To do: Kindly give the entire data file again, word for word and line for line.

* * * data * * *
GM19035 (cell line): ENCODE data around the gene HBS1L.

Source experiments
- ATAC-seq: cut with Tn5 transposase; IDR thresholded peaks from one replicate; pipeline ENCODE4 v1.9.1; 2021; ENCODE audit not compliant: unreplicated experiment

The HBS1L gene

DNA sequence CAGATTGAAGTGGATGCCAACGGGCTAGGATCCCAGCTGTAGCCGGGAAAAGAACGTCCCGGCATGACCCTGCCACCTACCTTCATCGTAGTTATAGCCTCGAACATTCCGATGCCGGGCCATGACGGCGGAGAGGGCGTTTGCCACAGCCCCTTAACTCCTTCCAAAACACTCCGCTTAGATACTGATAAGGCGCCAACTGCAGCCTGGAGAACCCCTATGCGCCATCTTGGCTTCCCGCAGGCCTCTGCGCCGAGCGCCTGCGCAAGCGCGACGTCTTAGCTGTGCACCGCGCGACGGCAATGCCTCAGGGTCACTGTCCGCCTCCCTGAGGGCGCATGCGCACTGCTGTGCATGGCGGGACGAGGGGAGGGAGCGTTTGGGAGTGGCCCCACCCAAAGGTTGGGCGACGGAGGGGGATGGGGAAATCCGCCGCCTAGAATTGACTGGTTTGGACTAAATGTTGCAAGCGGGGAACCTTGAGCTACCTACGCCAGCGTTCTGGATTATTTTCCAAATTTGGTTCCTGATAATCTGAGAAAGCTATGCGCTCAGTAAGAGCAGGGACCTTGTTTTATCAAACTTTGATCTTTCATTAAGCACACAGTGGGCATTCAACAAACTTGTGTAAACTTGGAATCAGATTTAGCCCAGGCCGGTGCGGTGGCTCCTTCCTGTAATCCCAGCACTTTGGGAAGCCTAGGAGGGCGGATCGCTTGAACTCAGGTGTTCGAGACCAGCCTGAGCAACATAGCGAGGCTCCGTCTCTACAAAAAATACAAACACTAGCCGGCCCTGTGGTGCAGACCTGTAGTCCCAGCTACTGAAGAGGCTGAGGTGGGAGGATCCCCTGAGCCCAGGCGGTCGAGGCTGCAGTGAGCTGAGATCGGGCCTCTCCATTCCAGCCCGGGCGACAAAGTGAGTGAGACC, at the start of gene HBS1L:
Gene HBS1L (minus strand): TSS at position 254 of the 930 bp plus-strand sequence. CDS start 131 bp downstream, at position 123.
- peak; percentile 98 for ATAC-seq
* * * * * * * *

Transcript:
GM19035 (cell line): ENCODE data around the gene HBS1L.

Source experiments
- ATAC-seq: cut with Tn5 transposase; IDR thresholded peaks from one replicate; pipeline ENCODE4 v1.9.1; 2021; ENCODE audit not compliant: unreplicated experiment

The HBS1L gene

DNA sequence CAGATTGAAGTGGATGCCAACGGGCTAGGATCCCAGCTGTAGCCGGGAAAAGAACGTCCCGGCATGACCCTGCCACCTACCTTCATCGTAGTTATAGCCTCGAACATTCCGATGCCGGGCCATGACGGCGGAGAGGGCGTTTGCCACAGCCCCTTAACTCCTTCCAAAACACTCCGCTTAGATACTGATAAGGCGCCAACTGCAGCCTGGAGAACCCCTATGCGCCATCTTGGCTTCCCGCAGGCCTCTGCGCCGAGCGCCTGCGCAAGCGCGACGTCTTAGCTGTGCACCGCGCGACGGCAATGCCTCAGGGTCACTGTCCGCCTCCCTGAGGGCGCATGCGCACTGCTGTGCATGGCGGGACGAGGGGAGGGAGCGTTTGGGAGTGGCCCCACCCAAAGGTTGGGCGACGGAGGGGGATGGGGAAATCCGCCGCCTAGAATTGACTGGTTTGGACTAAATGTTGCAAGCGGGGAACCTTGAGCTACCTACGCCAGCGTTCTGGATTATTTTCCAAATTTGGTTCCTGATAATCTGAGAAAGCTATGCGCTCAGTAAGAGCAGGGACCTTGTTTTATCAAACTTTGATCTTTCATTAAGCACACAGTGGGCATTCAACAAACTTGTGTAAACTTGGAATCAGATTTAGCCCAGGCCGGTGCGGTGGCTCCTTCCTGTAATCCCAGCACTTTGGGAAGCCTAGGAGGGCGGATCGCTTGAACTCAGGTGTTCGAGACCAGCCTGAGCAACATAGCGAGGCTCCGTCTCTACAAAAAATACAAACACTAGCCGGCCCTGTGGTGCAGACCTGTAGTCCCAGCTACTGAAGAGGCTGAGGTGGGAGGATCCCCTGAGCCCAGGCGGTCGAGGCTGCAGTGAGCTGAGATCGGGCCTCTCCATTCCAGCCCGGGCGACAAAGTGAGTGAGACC, at the start of gene HBS1L:
Gene HBS1L (minus strand): TSS at position 254 of the 930 bp plus-strand sequence. CDS start 131 bp downstream, at position 123.
- peak; percentile 98 for ATAC-seq